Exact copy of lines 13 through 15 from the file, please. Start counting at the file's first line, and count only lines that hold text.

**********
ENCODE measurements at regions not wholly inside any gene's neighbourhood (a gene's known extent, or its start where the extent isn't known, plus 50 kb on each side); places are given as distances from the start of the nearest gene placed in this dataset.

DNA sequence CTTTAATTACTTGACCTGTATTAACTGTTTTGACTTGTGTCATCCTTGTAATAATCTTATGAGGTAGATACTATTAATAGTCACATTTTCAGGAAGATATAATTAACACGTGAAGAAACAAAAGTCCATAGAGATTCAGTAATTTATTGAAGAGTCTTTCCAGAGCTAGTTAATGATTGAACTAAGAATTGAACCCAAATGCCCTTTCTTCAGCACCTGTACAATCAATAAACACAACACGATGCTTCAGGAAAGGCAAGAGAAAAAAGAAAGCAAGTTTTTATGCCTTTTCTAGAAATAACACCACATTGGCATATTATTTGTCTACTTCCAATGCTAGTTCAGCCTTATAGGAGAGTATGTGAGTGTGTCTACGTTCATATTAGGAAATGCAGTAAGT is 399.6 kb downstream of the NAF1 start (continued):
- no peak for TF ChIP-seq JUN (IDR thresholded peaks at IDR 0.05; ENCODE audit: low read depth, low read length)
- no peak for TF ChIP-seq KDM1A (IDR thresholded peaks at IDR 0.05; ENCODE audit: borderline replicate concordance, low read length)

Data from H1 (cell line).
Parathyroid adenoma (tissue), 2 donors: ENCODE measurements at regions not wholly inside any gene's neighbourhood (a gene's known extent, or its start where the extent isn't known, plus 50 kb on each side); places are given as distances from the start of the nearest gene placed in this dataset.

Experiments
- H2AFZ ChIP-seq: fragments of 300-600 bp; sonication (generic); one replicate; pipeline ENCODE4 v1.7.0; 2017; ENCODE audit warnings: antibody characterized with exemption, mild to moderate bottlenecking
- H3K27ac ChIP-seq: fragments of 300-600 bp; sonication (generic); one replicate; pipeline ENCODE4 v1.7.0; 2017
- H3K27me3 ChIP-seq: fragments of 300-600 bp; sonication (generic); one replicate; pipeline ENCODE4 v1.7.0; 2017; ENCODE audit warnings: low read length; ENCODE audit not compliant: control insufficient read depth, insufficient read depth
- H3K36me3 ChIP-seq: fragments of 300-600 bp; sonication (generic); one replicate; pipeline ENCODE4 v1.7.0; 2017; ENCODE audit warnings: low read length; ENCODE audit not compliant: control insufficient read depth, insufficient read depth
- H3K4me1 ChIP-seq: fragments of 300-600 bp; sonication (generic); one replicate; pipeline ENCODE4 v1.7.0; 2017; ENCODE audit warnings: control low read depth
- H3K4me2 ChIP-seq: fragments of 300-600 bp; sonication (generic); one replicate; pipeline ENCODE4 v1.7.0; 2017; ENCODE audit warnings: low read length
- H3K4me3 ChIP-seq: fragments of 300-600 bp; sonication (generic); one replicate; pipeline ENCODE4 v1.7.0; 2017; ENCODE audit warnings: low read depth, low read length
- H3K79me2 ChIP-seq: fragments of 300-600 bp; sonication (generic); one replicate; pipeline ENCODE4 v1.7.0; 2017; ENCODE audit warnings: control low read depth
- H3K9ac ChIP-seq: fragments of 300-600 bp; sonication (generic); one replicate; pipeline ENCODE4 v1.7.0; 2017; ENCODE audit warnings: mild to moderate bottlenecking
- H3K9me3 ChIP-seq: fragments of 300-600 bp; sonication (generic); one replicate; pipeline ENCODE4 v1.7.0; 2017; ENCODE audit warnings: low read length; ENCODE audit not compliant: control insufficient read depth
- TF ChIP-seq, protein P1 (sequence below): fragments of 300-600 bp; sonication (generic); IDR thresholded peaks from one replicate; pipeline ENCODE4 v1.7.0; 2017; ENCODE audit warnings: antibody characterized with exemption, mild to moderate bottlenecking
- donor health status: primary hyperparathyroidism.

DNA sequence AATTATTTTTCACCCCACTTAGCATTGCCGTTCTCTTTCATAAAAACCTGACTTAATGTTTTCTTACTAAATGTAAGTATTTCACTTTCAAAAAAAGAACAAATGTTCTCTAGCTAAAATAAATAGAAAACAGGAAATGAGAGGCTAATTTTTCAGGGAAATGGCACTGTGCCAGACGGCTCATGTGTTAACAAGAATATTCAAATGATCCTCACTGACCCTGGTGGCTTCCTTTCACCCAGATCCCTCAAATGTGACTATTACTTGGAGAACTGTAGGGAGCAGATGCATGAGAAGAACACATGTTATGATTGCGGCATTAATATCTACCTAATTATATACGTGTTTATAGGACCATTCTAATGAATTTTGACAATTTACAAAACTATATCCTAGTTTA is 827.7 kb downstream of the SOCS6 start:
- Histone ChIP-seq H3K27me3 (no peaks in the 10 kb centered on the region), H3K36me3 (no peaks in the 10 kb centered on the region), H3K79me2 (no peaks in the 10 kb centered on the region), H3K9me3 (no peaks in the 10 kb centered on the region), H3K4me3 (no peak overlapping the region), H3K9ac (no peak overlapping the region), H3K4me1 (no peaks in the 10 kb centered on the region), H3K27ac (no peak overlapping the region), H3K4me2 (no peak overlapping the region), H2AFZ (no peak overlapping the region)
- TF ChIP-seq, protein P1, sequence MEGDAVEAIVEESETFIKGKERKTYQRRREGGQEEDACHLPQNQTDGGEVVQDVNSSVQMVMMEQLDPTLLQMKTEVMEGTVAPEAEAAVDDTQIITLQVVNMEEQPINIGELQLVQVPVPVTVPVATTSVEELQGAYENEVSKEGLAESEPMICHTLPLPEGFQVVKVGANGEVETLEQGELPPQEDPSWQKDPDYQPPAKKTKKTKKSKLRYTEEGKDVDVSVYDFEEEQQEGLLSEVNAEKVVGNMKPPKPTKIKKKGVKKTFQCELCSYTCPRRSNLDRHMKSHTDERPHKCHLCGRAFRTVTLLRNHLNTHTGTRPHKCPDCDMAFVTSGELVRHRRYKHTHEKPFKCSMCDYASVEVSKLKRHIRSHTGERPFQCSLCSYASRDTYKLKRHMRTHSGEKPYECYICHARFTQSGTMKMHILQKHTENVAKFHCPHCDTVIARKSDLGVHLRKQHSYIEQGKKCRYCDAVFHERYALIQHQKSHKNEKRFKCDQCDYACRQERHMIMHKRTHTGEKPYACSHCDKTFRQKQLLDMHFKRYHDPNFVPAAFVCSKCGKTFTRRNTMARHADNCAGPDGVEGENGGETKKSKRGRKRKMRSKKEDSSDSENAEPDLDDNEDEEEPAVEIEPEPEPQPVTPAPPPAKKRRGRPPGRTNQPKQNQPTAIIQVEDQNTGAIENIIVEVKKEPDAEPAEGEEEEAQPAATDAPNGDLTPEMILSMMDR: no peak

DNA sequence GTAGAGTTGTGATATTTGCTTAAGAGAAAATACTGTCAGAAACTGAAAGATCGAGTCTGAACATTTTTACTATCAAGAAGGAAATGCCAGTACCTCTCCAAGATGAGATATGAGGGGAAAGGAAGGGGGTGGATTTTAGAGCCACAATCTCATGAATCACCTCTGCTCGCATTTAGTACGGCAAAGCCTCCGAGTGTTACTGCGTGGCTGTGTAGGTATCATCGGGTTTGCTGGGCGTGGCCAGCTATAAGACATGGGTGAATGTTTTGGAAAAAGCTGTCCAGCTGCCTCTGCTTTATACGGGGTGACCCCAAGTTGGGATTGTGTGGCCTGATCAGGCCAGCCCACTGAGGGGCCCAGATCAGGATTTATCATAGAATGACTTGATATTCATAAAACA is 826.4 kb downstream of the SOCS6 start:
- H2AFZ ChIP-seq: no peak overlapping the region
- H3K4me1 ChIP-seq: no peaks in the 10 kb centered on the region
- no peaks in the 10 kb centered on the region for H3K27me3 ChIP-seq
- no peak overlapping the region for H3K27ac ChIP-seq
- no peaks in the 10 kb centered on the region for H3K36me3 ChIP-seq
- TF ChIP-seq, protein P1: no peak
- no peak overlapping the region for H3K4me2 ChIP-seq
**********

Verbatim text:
- H3K4me2 ChIP-seq: fragments of 300-600 bp; sonication (generic); one replicate; pipeline ENCODE4 v1.7.0; 2017; ENCODE audit warnings: low read length
- H3K4me3 ChIP-seq: fragments of 300-600 bp; sonication (generic); one replicate; pipeline ENCODE4 v1.7.0; 2017; ENCODE audit warnings: low read depth, low read length
- H3K79me2 ChIP-seq: fragments of 300-600 bp; sonication (generic); one replicate; pipeline ENCODE4 v1.7.0; 2017; ENCODE audit warnings: control low read depth